Now is a Good Time To Update Your Non-Disclosure Agreements
In a decision favorable to businesses attempting to protect their commercially valuable information, the Seventh Circuit Court of Appeals recently upheld a company’s non-disclosure agreement designed to protect information that falls short of a “trade secret.” A federal district court in Wisconsin previously found the agreement overly broad by attempting to prohibit the disclosure of information that did not satisfy the statutory definition of a “trade secret.” By reversing the ruling of the Wisconsin court, the Seventh Circuit expanded the rights of companies to include broad non-disclosure language in their written non-disclosure agreements. In order to take advantage of the ruling, employers may wish to review their non-disclosure agreements to ensure that all “confidential” information – not simply information that constitutes a statutory “trade secret” – is protected from disclosure. Likewise, companies should review and update the scope of their non-disclosure agreements with customers, suppliers, vendors, and other commercial parties.
“Trade Secret” or Just “Confidential” Information?
In most states, a company’s trade secrets are protected by statute under the Uniform Trade Secrets Act. This is true whether or not the parties have agreed to keep the trade secrets confidential in a written contract. Many companies attempt to protect their “trade secrets” even further by requiring employees, vendors, and customers to sign written non-disclosure agreements. Such agreements often limit the dissemination of “trade secrets” as well as other information and intellectual property deemed valuable to the company, regardless of whether the information satisfies the statutory definition of a “trade secret.”
The IDX Systems Corp. Case
The enforceability of such broad non-disclosure agreements was recently explored by the Seventh Circuit Court of Appeals in IDX Systems Corp. v. Epic System Corp., 285 F.3d 581 (7th Cir., April 1, 2002), a case arising under Wisconsin law. In that case, the plaintiff software company alleged that its customer disclosed to a competitor commercially valuable information contained in the plaintiff’s proprietary software. When the customer later terminated its contract with the plaintiff and hired the competing software developer, the plaintiff sued the customer, the competitor, and certain employees involved in the alleged misappropriation.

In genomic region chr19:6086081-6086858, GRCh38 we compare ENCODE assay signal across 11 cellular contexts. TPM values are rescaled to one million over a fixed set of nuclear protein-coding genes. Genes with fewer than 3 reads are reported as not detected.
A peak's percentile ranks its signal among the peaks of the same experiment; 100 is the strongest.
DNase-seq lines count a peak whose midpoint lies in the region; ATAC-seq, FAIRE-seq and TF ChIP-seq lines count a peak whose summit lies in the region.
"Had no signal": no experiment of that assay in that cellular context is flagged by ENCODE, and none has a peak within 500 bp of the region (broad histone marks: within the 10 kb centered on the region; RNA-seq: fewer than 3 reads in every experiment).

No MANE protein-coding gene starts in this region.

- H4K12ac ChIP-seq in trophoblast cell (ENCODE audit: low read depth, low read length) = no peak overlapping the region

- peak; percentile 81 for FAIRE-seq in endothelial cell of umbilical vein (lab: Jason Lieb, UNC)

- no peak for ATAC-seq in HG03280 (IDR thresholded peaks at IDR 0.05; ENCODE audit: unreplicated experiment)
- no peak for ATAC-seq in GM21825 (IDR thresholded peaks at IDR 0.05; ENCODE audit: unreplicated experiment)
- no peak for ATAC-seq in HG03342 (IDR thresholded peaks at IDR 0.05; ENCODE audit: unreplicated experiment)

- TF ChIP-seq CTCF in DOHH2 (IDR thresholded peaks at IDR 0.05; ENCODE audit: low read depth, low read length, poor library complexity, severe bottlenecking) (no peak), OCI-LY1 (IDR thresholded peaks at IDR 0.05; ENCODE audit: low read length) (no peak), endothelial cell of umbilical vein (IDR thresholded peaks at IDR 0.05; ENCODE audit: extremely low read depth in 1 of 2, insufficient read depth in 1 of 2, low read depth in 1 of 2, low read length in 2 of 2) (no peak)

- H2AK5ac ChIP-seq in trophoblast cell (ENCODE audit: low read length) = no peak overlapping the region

The District Court Finds The Agreement Overly Broad
The district court initially concluded that the plaintiff had not properly established the existence of any trade secrets in the software. The district court went on to hold that confidentiality agreements which protect information that does not rise to the level of a trade secret are “suspect” and must incorporate geographic or temporal limitations similar to those required for non-compete agreements between employers and employees under Wisconsin law. (In Wisconsin and many other states, non-compete agreements are considered partial restraints of trade, are strictly construed, and generally must be limited in duration and geographical scope.)
Seventh Circuit Holds That Company Can Protect Information That Does Not Rise to the Level of a “Trade Secret”